4. Example: Please walk us through a specific example of what happens when a person or group gets involved with your project.
Flair student coordinators meet to plan community games, prepare materials, and manage logistics. Caregivers and parents enjoy a 2 hour period of respite as their clients and children attend Flair programming.
As people start to arrive on campus, the room fills with laughter, conversations, and the excitement of seeing one another. The evening starts with “announcements”, where everyone has the opportunity to share updates ranging from exciting birthday plans to stories from work. People then break into small groups to participate in the games that have been prepared. Flair games are always adaptive, and there are alternative activities available for members that wish to engage in other ways. Furthermore, games are designed to evoke storytelling and assist people in getting to know one another. As time goes on programming becomes more tailored to the community’s interests.
5. The X Factor: What is different about your project compared to other programs or solutions already out there?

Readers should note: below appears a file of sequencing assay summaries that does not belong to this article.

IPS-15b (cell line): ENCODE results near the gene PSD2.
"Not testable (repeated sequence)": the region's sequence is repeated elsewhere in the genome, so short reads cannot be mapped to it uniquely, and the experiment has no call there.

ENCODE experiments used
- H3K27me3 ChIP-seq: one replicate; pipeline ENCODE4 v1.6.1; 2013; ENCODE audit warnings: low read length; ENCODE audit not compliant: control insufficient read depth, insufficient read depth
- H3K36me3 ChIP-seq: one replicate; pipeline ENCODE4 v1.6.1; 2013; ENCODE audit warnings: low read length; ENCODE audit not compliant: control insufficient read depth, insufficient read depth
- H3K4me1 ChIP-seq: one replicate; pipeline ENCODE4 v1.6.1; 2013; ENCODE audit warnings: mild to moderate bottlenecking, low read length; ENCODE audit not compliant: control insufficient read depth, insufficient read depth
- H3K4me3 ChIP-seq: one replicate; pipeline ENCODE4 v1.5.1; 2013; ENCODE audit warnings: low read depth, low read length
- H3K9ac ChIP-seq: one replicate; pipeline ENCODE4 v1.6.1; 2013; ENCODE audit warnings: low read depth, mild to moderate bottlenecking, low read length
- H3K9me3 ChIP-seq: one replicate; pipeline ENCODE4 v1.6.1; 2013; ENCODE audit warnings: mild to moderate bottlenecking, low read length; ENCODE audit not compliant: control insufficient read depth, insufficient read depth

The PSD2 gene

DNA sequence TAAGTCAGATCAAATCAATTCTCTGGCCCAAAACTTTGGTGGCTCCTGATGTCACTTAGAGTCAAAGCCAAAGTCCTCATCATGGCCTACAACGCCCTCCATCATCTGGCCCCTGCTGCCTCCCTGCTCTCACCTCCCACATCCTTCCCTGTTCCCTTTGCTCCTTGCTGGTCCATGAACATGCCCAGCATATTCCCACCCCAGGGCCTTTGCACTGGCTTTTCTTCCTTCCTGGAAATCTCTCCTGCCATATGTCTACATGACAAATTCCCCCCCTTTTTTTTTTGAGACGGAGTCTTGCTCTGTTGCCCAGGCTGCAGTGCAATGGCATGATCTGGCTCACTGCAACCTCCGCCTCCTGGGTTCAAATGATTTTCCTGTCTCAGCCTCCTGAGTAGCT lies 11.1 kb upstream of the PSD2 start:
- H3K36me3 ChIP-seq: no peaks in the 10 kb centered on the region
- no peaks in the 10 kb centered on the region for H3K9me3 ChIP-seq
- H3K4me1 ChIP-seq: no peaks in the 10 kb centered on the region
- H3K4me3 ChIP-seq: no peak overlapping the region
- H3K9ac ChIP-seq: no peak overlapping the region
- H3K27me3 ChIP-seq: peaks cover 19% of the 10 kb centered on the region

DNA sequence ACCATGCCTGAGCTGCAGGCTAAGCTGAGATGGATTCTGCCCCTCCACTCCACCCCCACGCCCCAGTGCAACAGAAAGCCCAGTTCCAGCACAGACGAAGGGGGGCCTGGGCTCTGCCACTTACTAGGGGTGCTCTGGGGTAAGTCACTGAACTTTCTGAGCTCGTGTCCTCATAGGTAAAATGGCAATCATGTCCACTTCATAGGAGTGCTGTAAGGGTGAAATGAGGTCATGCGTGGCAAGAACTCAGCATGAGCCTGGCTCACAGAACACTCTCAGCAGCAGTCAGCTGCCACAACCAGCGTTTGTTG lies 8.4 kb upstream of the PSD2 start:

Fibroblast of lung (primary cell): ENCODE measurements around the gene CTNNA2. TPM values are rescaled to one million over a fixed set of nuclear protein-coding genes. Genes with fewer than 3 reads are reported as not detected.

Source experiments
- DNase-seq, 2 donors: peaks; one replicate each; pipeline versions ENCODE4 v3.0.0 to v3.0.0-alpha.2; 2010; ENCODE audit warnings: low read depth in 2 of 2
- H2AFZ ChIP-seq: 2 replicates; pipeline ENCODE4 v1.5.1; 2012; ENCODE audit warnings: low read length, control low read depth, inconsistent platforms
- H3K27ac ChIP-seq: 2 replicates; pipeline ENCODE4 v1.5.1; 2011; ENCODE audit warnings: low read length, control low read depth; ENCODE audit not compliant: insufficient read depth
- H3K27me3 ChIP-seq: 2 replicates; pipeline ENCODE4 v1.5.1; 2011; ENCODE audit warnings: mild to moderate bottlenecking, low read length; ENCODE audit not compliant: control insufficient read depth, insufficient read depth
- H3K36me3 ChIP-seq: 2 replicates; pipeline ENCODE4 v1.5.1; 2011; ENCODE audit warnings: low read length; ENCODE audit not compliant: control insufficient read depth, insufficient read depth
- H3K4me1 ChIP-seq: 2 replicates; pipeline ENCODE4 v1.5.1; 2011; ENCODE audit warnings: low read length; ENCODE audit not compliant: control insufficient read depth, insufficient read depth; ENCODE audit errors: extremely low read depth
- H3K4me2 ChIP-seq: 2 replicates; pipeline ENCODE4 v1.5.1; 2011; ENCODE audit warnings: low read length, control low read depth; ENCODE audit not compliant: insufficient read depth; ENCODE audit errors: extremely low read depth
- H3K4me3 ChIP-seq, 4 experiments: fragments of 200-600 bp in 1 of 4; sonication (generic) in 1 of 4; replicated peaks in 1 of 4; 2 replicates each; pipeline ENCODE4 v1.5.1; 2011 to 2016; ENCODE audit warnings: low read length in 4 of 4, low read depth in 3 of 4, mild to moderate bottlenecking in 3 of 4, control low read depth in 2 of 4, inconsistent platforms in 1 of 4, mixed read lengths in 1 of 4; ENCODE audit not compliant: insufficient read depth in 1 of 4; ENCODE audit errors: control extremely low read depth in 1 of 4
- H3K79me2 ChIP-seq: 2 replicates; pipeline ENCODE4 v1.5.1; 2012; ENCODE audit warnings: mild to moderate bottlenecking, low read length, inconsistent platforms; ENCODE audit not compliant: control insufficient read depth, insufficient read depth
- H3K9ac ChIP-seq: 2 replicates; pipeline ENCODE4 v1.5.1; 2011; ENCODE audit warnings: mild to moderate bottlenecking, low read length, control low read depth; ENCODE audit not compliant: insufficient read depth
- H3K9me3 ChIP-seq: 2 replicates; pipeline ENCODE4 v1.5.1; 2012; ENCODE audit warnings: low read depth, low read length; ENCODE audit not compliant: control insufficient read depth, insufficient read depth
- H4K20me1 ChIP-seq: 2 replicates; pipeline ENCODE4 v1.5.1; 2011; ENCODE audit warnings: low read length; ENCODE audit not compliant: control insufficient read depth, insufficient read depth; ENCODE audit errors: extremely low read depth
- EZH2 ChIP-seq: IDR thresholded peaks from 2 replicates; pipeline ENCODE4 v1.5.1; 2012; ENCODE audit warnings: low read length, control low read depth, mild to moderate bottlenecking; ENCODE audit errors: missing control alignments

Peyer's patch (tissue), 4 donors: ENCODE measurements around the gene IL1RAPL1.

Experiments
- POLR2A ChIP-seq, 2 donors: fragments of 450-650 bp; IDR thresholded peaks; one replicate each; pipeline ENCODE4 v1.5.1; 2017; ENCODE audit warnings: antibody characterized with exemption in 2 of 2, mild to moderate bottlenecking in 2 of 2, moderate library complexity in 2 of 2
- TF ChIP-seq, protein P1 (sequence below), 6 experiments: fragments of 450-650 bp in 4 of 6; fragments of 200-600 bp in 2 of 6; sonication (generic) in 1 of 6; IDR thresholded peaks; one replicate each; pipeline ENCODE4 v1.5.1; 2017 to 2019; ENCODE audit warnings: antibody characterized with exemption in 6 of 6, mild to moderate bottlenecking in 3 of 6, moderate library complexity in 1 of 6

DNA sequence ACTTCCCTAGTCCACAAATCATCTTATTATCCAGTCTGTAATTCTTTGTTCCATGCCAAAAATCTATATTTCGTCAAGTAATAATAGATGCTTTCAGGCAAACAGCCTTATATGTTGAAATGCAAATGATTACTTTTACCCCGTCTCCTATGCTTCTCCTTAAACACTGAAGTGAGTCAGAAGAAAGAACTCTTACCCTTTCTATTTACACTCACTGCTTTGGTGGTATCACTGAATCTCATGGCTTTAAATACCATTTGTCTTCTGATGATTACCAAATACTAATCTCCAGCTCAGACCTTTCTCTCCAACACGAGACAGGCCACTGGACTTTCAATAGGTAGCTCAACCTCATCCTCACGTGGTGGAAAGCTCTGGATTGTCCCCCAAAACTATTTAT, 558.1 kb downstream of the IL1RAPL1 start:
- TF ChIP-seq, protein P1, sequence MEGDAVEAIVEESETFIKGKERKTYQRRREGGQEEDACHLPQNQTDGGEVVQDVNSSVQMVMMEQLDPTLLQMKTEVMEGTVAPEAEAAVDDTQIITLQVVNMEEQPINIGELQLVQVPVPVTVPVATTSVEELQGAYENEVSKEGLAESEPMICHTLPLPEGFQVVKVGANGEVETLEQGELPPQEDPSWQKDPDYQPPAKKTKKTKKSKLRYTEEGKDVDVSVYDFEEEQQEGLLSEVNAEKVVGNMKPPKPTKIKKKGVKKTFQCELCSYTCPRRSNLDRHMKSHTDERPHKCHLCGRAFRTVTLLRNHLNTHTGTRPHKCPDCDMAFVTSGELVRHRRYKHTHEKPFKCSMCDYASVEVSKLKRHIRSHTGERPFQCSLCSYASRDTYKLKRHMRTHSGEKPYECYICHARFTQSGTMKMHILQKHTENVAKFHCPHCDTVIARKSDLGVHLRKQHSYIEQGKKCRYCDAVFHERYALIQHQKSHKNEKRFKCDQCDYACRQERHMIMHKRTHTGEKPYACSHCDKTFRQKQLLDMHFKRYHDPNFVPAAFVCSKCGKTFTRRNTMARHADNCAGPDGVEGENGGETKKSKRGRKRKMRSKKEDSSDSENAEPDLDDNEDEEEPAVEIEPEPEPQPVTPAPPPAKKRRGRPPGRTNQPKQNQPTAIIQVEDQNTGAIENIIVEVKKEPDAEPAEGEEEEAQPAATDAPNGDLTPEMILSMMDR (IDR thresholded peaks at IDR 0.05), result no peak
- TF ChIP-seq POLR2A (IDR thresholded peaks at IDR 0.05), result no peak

Flair’s approach is different from existing organizations in four ways. First, there are no goals, mentors, worksheets, or skills to learn during our programming. Second, Flair is interested in providing individuals with disabilities a college social experience because they are less likely to attend college. Third, supporting other nonprofits is a key part of our business model. It is part of our mission to motivate and mobilize a new generation of volunteers to engage with those organizations doing great work. Lastly, we want to promise that 100% of donations go to programming.
6. Impact: How has your project made a difference so far?
As we prepare to launch our pilot program at Whitworth University in the fall, we have engaged in marketing and advocacy efforts on-campus to gather interest from potential community members. To date, 45 students have expressed interest in volunteering and three have signed on as community coordinators. Two faculty members have offered to oversee the program year-to-year to ensure long-term sustainability at the university. Additionally, the University of Portland has asked for Flair’s help to expand their activism and awareness efforts. We will be working closely with their administration to roll out our “Celebrate Abilities” campaign at UP’s campus, which will include educational materials and best practices for social inclusion. Finally, we have partnered with two other disability nonprofits in the Spokane area.
7. What’s Next: What are your ideas for taking your project to the next level?